args, we can pass in any amount of non-keyword variables, while with
kwargs we can pass in any amount of keyword arguments. We will explain the
kwargs using an example of a sum function. More particularly, assume that we would like to build a function that sums up a list of numbers, without knowing the exact number of inputs.
Example of args
We will build a function called
sum_func that can take any number of arguments and the total sum will be returned.
def sum_func(*args): my_sum = 0 for n in args: my_sum+=n return(my_sum) print(sum_func(1,2,3,4))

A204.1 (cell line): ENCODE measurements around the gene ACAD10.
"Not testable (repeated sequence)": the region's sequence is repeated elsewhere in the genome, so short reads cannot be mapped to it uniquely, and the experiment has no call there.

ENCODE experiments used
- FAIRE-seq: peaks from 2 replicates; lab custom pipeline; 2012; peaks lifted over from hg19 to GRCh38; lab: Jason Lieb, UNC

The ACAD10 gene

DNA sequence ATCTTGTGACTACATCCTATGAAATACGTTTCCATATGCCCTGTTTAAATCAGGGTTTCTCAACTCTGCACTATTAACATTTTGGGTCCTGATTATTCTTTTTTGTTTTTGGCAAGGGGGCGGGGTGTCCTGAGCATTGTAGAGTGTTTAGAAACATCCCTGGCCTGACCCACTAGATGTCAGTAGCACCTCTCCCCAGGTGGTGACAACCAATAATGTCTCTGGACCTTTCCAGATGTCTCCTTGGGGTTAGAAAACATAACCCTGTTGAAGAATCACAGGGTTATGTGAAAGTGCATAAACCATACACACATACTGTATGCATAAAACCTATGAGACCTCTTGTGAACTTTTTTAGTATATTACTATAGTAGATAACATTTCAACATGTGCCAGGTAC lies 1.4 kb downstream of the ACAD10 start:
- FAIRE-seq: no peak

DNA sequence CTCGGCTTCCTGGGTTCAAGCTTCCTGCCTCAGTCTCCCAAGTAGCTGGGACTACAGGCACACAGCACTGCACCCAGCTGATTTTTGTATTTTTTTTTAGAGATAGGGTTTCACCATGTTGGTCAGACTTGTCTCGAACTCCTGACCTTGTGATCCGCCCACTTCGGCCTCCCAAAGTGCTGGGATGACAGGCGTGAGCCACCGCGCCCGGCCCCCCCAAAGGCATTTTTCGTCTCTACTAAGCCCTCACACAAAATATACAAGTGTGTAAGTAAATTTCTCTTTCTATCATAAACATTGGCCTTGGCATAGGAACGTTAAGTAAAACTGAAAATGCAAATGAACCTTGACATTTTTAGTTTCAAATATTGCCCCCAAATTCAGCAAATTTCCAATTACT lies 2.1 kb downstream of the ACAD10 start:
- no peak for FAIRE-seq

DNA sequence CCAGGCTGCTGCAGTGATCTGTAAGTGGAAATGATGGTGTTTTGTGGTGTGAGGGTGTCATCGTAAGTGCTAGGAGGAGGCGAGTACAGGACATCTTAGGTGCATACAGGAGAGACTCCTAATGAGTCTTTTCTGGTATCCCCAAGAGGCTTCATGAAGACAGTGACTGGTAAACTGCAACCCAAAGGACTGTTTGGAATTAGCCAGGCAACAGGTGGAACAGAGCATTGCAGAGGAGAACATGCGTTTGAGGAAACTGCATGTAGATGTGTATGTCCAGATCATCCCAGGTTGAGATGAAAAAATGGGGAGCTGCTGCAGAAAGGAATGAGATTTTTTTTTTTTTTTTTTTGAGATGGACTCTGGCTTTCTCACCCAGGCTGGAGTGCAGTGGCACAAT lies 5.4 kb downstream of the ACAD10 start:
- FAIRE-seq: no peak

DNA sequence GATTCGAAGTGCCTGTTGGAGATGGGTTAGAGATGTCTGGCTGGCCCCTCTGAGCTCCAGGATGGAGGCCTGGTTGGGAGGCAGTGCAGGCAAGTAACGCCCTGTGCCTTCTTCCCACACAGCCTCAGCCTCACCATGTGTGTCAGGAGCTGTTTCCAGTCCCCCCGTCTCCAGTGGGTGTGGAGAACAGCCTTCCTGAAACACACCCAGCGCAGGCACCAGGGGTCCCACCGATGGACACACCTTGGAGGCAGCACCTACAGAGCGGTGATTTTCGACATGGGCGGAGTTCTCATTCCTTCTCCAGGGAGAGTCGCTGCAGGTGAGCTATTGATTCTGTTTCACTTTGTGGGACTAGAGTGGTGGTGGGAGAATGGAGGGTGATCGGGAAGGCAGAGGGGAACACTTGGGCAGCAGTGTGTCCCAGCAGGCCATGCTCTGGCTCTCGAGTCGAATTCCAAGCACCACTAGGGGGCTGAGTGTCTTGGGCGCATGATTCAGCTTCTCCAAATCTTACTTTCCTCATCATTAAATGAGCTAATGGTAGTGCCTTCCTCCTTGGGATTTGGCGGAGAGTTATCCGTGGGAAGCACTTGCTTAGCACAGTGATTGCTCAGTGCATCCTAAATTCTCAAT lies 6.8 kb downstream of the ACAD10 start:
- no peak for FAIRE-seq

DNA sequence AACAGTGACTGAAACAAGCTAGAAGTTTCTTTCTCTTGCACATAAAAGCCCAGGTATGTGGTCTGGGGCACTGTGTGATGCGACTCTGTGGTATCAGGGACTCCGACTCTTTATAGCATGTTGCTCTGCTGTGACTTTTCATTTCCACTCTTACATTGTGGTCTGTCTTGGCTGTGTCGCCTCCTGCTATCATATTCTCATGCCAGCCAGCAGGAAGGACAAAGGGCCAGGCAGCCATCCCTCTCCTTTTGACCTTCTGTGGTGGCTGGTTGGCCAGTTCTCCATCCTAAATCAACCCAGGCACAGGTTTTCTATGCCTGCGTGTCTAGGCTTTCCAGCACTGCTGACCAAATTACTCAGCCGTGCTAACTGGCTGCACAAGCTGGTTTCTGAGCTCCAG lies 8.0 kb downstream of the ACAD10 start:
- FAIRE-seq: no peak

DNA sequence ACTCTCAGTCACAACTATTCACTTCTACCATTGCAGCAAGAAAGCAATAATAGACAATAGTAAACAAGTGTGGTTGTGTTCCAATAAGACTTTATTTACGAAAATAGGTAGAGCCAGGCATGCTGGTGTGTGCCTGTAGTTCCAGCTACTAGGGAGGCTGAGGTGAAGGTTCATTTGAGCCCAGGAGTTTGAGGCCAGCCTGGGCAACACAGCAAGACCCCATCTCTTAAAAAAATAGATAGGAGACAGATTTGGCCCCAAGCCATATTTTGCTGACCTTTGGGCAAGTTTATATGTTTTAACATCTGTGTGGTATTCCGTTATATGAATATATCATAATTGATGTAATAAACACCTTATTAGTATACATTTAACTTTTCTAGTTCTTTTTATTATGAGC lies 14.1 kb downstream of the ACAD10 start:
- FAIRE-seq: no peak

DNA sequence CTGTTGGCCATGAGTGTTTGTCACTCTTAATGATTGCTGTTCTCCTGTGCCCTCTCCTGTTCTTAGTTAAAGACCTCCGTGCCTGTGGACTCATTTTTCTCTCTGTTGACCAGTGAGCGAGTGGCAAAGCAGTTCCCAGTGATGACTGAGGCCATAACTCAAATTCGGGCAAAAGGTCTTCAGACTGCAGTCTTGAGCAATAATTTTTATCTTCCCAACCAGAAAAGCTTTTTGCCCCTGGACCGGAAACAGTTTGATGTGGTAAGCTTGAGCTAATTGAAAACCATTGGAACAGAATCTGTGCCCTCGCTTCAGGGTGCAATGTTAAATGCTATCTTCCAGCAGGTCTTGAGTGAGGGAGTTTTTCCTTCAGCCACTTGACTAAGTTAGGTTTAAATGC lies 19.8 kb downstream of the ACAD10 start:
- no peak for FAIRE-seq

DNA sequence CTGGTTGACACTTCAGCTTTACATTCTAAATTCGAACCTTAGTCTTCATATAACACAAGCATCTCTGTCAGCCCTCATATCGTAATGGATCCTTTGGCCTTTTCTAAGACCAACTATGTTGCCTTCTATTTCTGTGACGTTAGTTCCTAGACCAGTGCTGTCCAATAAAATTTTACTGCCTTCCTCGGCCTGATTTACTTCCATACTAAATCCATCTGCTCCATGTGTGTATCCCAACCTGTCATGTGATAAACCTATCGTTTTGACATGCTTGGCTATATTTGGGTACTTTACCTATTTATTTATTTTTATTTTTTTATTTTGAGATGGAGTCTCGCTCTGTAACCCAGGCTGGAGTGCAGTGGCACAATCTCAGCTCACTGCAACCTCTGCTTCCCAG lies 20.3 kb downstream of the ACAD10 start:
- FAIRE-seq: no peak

As we can see, we passed the arguments “1,2,3,4” and it returned correctly 10 since 1+2+3+4 = 10.
Example of kwargs
Assume that we would like to sum the values based on the key values. For example, let’s say that we want to sum up incomes with the expenses (negative values). Using
kwargs we iterate over a dictionary. In the example below, for every key (
k), we add up its corresponding value (
def sum_func(**kwargs): my_sum = 0 for k, v in kwargs.items(): my_sum+=v return(my_sum) print(sum_func(salary=1000, rent=-300))